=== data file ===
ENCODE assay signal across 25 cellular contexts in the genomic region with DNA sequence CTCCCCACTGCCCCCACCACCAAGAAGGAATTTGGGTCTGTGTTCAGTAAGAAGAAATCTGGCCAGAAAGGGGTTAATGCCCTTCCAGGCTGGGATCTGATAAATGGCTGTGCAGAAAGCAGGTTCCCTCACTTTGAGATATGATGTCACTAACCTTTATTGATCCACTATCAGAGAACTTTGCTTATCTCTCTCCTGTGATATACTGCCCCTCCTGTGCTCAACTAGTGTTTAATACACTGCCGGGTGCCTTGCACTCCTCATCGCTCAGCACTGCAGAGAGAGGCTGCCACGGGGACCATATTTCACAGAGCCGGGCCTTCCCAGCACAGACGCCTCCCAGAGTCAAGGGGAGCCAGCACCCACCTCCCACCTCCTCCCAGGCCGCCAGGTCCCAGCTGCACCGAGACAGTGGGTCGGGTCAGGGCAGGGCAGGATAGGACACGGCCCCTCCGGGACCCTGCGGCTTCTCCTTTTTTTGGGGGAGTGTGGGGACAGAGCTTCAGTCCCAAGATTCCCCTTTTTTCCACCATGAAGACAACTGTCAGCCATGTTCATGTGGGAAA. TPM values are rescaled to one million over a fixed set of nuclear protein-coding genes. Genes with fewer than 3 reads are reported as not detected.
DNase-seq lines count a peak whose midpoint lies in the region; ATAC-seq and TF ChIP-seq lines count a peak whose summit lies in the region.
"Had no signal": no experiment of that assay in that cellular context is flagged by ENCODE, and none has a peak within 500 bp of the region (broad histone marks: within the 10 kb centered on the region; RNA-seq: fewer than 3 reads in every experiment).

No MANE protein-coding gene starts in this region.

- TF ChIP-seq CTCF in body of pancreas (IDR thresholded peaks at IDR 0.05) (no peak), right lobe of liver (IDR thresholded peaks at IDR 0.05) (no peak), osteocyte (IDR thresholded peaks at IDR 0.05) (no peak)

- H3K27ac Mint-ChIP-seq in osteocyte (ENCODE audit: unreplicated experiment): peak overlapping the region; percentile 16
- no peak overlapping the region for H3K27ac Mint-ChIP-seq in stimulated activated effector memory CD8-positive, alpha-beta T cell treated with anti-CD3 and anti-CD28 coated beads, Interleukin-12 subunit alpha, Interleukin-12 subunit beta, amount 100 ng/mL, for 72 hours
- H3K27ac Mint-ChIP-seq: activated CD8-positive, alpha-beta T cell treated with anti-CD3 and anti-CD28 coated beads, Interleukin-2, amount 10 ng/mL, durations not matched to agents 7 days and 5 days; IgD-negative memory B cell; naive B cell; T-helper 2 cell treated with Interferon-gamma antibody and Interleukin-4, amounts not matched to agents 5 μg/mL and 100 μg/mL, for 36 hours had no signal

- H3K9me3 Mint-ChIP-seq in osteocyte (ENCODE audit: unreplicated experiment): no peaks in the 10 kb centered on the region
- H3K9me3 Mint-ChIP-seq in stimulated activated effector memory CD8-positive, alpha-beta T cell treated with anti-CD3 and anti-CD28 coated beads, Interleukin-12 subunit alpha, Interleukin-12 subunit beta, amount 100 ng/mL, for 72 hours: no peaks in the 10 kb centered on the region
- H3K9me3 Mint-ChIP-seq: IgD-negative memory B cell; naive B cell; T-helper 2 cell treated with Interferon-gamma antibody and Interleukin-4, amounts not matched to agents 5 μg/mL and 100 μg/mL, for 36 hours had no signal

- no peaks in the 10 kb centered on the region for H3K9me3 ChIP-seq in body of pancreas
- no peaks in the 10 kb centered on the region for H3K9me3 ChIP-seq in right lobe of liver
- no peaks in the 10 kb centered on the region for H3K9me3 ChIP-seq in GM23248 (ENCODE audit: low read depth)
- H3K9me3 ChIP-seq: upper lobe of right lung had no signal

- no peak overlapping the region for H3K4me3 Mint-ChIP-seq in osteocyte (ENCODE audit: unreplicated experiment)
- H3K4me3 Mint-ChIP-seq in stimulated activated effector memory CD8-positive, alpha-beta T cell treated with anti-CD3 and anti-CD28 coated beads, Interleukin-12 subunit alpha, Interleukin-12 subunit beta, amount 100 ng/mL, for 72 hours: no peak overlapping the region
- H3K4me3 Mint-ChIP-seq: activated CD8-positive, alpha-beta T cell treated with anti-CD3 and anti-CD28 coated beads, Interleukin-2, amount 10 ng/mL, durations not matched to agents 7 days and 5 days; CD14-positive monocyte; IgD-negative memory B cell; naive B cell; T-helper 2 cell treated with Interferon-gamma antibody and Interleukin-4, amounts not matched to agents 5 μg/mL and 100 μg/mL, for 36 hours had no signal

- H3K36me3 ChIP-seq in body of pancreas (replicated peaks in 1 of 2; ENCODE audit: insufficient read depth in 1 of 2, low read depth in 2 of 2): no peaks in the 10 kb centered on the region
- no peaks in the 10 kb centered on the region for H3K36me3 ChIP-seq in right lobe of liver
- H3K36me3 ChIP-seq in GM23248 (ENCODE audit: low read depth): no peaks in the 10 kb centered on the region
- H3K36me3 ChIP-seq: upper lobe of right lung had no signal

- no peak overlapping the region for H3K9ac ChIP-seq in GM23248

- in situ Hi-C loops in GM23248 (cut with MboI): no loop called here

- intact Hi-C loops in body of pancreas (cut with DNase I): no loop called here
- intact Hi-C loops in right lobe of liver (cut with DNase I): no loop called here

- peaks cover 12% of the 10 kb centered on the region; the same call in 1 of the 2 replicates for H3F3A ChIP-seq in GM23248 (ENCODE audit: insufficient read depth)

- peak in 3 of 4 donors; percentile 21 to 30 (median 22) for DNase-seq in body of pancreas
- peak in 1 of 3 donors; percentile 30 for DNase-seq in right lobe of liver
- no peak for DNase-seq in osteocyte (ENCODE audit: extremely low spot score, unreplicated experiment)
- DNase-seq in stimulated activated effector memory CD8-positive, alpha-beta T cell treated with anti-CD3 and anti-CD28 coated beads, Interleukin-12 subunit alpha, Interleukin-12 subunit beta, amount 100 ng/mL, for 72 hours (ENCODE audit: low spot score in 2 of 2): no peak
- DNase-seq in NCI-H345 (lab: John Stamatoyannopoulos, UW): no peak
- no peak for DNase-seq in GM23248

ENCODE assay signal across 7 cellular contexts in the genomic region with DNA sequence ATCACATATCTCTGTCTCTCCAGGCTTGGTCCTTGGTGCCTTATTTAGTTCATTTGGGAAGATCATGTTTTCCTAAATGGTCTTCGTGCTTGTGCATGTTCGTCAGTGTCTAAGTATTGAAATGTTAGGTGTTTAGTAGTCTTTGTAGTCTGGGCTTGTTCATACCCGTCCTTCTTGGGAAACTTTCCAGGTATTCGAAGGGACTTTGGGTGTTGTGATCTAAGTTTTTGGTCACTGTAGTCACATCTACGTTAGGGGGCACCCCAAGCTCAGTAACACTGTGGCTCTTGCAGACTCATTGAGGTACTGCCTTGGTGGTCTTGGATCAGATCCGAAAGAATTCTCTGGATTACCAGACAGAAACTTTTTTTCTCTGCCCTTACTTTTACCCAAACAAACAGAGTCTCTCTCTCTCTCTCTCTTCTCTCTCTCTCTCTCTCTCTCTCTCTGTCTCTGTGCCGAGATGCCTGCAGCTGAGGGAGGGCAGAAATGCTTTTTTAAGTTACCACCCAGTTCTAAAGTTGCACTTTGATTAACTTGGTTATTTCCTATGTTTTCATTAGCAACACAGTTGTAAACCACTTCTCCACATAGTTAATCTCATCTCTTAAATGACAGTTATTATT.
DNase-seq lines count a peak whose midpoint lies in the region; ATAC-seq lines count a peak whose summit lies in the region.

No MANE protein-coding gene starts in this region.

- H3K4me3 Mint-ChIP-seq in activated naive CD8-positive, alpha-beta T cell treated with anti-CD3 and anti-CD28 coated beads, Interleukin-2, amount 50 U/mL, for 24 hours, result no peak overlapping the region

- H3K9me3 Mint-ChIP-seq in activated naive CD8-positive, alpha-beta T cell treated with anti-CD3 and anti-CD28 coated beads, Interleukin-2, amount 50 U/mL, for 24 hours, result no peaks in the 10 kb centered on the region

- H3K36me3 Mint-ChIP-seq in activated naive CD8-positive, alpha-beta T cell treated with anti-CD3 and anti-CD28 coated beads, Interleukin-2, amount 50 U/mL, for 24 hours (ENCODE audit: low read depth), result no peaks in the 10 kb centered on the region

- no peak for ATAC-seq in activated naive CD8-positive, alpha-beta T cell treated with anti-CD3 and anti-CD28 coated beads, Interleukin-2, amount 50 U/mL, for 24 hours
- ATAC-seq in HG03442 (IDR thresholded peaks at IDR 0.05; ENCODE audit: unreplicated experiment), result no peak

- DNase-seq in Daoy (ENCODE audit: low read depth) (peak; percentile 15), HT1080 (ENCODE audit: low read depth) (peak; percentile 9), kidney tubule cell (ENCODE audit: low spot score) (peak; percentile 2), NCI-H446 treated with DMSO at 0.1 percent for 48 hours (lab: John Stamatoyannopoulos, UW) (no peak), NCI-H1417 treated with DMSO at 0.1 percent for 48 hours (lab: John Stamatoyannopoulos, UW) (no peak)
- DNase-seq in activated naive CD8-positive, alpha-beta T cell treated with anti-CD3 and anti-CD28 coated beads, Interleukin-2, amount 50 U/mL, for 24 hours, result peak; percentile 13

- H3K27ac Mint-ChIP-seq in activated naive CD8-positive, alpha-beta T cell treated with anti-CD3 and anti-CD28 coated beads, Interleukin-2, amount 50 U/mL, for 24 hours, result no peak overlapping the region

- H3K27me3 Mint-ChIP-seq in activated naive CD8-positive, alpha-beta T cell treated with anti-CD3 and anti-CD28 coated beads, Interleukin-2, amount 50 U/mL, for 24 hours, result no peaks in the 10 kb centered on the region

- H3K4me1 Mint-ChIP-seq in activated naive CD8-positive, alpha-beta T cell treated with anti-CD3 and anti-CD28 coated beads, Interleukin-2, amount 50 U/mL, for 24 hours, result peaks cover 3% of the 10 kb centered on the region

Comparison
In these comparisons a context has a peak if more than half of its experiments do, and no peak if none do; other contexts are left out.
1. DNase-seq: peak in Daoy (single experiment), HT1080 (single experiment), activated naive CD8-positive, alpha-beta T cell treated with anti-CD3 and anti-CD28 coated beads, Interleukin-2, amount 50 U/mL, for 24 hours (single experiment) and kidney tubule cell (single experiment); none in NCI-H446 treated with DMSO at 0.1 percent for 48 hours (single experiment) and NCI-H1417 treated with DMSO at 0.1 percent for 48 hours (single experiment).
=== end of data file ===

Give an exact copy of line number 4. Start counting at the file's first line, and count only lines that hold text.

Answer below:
No MANE protein-coding gene starts in this region.